From the article:
In ensuring a fair and accurate comparison of "Windows vs. Linux" performance for Intel OpenGL graphics, Windows 7 Professional SP1 was installed on the same ASUS Ultrabook using the latest Intel Windows 7 x64 driver, which was version 188.8.131.52.3071 from late March.From what I read on this site the 10% improvement on the windows drivers was suppose to be in driver 15.31.xAs was shared recently at the GDC2013 conference, Intel Windows driver developers are also reportedly working on a more-optimized Ivy Bridge driver for release soon. It will be interesting to see how much faster the forthcoming Intel Windows driver release is for our benchmarks, but Intel has reported that it will be a measurable gain.
So if that's the case, the linux drivers are in pretty good shape.
Hi everyone. I just registered here after years of lurking because there is a question I find important to ask, which is not clear to me from the article:
Is S3TC activated in any of the linux configurations? Is any sort of libtxc_dxtn activated (either for S3TC or S2TC)?
What about floating-point textures?
From my experience this makes a world of difference in some games. This is very noticeable for example on Warcraft 3 under wine using the opengl renderer, on both r600g (Mobility Radeon 3650) and i915 (the one in ASUS EeePC 901), and also noticeable, but to a lesser extent on Neverwinter Nights (native port, never tried it with wine).
PS - Michael, thank you for all the regular benchmarks.
It's clear Intel is spooked by the leverage of ARM to Linux, so their initial reaction is to protect the Window scene therefore holding down sales in their camp. They don't realise that ARM will supersede them if they don't get properly onboard with Linux.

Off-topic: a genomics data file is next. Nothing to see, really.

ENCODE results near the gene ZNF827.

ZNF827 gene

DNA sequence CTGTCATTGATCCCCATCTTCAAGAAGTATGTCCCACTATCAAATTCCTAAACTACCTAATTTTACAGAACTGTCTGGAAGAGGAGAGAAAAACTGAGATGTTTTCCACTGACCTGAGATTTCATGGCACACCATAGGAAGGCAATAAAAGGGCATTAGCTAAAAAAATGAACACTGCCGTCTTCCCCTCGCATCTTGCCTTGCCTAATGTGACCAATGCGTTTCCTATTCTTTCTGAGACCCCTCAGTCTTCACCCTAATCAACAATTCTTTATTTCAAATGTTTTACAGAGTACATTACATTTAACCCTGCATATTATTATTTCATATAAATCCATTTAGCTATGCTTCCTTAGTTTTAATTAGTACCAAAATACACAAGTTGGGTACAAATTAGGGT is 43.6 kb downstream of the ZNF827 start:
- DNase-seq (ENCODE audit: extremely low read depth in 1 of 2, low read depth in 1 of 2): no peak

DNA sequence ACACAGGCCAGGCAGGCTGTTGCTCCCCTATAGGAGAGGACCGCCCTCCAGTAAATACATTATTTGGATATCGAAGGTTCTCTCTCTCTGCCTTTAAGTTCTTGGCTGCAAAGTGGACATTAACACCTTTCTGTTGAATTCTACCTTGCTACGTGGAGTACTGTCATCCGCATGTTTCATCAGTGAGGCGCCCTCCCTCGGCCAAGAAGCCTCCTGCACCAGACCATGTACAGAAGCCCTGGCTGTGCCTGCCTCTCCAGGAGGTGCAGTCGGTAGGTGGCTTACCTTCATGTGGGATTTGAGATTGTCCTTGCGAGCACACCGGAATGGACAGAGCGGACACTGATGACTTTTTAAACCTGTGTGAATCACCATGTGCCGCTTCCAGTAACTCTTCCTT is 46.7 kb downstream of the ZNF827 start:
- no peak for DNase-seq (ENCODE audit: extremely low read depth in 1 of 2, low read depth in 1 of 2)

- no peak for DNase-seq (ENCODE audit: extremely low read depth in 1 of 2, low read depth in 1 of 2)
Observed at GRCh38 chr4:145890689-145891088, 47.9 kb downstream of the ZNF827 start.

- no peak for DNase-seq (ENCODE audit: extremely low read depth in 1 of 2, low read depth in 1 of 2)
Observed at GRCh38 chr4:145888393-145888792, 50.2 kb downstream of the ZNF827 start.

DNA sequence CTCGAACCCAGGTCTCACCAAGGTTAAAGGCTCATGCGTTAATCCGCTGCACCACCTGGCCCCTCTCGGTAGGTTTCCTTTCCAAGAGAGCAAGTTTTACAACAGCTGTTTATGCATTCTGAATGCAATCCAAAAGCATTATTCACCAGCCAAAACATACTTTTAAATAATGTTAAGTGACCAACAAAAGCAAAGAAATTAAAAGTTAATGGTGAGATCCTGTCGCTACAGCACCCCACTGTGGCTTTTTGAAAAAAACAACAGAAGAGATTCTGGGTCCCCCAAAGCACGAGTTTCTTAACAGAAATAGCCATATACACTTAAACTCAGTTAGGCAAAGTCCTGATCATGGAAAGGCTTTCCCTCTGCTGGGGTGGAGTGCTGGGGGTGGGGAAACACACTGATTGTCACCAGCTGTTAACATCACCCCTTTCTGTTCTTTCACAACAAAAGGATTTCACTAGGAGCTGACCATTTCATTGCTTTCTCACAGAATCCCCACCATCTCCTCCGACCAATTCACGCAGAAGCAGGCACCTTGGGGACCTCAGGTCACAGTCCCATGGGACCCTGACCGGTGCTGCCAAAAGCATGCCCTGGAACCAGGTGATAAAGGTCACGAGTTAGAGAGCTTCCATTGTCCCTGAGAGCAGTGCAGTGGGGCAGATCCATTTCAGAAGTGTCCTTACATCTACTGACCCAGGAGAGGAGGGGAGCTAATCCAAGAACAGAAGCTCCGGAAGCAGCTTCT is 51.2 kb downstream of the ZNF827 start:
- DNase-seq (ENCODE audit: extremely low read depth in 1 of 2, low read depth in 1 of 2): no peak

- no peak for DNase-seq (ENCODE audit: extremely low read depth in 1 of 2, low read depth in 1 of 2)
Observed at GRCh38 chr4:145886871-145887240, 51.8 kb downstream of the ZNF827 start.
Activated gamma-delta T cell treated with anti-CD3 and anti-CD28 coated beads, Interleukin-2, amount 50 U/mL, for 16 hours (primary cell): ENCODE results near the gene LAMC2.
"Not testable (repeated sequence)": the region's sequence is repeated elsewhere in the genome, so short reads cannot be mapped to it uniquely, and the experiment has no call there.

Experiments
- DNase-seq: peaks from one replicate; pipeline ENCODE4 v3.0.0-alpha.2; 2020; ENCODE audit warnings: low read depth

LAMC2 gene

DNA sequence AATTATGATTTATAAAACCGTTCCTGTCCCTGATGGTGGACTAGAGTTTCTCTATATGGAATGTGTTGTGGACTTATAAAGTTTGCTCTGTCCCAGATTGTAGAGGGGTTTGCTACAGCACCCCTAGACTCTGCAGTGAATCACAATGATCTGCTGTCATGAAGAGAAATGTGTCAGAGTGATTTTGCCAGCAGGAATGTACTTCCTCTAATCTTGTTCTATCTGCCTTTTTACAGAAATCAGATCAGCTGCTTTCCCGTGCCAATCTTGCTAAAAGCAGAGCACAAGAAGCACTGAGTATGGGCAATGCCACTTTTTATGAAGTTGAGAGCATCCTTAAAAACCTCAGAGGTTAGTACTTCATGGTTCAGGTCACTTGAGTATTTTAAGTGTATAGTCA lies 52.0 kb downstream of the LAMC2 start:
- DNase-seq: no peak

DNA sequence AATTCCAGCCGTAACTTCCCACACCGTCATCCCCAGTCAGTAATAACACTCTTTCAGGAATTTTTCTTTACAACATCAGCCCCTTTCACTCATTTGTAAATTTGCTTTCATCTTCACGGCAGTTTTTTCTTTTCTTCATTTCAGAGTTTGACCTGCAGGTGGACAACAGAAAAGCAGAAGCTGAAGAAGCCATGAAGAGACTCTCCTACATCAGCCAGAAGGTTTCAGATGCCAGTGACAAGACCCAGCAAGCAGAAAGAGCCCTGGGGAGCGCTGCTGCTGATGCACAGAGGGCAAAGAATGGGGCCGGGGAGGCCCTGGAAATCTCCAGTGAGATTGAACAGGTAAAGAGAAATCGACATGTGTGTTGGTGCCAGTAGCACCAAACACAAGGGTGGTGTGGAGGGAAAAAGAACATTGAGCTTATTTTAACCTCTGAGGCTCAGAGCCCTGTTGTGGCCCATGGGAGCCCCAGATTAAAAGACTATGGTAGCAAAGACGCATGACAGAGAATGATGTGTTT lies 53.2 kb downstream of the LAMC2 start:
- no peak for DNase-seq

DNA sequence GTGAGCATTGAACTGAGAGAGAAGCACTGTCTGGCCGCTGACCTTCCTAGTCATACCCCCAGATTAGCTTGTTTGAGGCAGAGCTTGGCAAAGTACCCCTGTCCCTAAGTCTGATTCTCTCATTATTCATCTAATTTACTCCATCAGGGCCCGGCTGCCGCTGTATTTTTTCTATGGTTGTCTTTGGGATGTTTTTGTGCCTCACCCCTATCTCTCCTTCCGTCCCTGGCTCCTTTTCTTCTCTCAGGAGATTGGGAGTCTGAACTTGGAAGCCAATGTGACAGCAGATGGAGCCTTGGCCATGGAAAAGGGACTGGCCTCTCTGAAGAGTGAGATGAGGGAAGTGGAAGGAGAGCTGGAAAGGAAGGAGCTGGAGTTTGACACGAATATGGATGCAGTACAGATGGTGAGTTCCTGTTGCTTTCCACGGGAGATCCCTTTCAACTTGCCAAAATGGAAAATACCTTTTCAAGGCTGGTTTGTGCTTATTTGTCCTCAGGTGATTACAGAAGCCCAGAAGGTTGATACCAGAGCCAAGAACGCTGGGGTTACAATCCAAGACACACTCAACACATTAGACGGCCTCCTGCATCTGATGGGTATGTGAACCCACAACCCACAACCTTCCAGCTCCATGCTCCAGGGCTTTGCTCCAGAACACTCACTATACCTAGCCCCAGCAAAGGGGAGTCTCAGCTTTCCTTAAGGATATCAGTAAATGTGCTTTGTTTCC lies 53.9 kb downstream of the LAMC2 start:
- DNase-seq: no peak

There's little reason why the same algorithms can't be used it Linux with modification to suit the display server and other kernel integration, so it's clear there are team secrets, or benefits being withheld from Intel Linux Drivers.
If they keep up with these shenanigans then I will go complete AMD mobo/cpu and ARM devices.
That was why I asked the question. I know it can be a potential risk to use those technologies where software patents are valid (I.E. USA), but at the same time, they will likely give you a nice performance boost.
As for the alternative routine - ST2C is an alternative to S3TC. It was an implementation of the technology specifically thought to work around the patents, but AFAIK it's also not 100% risk free. AFAIK floating point textures have no "patent safe" implementation.
I think what you mean is that no SINGLE kernel is good at everything?
The RT guys are working on that, actually. One of the main devs, Gleixner, claims that RT will eventually be as fast as linus' tree, and faster at some things (network packet handling).
And then Fedora promptly disabled it on their distro. So i'm not sure what Michael's got.
Edit: you are supposed to be able to go to the results on openbenchmarking.org somehow, but i can't figure it out. I thought there was supposed to be a link in all the charts, but i can't find one.
If you can get to it, i think that records a list of the glxinfo results, which would have the extensions available, so you could check if S3TC is showing up there.
Last edited by smitty3268; 04-05-2013 at 09:33 PM.